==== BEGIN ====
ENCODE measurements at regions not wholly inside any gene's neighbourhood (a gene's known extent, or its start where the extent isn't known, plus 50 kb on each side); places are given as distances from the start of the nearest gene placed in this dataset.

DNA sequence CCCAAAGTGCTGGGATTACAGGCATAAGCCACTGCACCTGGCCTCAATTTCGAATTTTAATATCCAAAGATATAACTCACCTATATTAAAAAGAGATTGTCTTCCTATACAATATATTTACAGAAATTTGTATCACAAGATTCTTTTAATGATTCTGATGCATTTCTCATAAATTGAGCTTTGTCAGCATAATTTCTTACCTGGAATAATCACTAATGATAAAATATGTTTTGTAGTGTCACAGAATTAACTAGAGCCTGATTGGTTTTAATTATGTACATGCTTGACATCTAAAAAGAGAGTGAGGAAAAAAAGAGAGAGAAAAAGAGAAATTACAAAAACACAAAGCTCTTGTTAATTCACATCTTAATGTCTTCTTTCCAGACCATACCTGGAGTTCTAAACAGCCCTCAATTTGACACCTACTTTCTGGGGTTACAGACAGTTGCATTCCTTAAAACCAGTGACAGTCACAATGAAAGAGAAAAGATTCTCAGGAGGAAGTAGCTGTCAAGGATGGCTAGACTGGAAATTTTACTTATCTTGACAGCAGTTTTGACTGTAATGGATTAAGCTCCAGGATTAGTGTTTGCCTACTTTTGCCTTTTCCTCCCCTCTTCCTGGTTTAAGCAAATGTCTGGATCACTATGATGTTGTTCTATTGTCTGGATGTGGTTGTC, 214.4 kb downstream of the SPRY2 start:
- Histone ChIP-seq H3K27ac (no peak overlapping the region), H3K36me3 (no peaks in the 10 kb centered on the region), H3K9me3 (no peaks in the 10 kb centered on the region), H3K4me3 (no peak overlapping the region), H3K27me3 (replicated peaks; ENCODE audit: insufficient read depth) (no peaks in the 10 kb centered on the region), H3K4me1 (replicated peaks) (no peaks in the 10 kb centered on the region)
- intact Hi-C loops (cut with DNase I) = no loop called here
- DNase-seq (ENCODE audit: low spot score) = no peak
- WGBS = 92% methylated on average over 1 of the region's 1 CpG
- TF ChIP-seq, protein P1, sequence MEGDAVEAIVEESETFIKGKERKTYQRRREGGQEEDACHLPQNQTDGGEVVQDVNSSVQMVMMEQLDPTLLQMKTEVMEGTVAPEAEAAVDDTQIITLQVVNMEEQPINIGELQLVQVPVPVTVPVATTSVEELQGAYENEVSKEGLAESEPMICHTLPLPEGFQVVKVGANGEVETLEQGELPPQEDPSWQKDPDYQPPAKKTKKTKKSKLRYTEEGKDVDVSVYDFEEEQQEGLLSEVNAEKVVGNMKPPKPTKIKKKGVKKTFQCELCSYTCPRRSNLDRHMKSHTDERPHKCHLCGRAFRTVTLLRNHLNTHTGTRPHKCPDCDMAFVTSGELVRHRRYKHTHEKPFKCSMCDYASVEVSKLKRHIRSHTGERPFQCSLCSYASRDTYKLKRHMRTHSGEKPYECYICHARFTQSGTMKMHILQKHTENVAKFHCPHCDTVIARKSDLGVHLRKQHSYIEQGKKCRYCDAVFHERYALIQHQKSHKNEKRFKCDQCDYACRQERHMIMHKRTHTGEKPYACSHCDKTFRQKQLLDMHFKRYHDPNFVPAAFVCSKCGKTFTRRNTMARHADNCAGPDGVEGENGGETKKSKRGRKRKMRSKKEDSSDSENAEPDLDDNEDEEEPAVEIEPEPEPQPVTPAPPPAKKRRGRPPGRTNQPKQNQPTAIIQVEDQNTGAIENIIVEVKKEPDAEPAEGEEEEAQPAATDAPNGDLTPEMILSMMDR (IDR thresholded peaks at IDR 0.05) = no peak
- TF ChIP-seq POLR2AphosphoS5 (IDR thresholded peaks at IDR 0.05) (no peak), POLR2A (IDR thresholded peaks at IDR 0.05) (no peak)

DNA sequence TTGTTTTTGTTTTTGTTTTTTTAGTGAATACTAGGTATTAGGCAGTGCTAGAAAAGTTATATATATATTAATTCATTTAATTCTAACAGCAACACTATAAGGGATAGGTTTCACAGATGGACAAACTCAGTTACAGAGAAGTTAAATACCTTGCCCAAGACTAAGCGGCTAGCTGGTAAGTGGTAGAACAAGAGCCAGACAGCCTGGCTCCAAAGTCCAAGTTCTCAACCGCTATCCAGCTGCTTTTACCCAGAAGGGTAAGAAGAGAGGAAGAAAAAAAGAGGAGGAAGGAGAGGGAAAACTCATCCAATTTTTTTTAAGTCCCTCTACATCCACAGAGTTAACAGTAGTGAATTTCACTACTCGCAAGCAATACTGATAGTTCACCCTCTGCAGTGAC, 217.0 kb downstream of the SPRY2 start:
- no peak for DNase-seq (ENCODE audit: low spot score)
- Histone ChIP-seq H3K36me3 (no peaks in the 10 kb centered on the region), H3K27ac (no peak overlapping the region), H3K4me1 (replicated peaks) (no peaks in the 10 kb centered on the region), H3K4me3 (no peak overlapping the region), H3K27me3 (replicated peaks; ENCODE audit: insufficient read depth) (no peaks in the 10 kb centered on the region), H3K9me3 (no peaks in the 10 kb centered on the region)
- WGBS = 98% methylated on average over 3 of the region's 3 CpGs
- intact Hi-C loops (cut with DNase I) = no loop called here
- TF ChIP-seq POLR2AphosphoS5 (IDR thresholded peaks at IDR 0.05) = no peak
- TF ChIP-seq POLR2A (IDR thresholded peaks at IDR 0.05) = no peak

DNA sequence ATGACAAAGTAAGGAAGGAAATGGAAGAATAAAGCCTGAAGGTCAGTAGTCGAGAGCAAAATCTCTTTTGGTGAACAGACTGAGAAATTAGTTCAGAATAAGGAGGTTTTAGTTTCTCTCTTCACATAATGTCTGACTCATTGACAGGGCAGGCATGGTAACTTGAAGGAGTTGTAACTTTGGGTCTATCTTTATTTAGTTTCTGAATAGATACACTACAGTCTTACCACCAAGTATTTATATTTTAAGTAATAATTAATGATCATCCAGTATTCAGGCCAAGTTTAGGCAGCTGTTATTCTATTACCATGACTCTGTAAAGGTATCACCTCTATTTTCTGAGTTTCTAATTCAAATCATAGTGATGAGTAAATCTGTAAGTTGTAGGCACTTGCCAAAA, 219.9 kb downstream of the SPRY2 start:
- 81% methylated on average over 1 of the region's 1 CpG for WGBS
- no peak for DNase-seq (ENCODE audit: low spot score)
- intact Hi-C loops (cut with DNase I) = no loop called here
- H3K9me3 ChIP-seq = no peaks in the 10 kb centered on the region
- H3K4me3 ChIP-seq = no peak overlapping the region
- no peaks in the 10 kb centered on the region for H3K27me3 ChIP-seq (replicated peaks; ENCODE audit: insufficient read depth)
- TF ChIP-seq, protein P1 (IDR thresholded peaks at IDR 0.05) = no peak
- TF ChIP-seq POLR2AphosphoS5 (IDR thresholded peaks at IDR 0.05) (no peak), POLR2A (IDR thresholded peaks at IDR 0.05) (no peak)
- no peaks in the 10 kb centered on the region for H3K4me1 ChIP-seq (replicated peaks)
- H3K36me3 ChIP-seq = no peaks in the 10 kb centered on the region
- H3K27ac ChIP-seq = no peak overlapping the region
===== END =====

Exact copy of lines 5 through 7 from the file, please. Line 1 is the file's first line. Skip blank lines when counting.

- DNase-seq (ENCODE audit: low spot score) = no peak
- WGBS = 92% methylated on average over 1 of the region's 1 CpG
- TF ChIP-seq, protein P1, sequence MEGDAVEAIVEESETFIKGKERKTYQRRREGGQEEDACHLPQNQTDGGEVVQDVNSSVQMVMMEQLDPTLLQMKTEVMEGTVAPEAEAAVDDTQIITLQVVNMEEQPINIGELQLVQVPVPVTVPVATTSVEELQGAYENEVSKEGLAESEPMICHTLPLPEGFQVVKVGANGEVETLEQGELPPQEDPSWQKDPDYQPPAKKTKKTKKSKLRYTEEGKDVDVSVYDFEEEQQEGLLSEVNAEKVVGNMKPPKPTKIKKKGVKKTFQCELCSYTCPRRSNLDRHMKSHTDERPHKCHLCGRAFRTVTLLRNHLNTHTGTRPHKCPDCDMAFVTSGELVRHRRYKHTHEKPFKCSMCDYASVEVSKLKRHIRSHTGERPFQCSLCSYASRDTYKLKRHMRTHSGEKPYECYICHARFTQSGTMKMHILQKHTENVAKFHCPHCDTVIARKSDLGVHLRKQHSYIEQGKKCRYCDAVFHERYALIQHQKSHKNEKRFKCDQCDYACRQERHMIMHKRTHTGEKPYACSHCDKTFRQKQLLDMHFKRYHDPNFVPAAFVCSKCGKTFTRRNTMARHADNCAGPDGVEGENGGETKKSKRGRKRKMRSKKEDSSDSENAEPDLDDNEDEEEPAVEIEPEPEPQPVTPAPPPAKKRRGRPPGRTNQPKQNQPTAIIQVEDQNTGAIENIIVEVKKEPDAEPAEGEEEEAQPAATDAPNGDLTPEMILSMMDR (IDR thresholded peaks at IDR 0.05) = no peak